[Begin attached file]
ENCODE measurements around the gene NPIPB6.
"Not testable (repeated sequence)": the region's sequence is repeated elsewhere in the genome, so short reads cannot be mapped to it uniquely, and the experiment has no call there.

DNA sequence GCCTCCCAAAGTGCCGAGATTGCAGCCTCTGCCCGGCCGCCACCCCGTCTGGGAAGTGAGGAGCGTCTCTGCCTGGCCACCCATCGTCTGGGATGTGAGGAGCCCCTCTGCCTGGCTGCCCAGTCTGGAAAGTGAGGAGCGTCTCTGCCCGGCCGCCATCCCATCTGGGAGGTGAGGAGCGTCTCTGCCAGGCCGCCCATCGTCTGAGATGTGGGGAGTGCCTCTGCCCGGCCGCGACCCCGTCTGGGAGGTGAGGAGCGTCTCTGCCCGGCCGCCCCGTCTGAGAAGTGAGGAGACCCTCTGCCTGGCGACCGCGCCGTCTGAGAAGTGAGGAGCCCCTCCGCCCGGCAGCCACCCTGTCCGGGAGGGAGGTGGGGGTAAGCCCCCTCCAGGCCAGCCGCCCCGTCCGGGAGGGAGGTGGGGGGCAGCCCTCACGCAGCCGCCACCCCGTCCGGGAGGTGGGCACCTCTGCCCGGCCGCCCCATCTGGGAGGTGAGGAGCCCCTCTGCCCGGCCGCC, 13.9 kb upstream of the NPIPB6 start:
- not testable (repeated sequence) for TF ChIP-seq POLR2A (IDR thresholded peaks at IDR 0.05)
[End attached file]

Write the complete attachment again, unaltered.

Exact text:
ENCODE measurements around the gene NPIPB6.
"Not testable (repeated sequence)": the region's sequence is repeated elsewhere in the genome, so short reads cannot be mapped to it uniquely, and the experiment has no call there.

DNA sequence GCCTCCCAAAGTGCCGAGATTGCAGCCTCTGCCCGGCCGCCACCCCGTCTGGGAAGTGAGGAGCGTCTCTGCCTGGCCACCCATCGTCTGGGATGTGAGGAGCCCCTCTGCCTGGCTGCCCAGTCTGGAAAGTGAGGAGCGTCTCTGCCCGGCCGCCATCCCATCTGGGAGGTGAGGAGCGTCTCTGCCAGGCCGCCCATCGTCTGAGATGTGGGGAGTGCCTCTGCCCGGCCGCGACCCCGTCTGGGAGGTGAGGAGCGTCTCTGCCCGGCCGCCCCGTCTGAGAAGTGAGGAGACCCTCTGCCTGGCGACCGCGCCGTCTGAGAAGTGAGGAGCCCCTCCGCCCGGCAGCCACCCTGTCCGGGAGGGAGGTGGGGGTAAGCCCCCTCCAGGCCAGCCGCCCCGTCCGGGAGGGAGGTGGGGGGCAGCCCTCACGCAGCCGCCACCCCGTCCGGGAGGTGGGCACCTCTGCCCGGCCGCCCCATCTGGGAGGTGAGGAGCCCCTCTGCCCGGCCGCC, 13.9 kb upstream of the NPIPB6 start:
- not testable (repeated sequence) for TF ChIP-seq POLR2A (IDR thresholded peaks at IDR 0.05)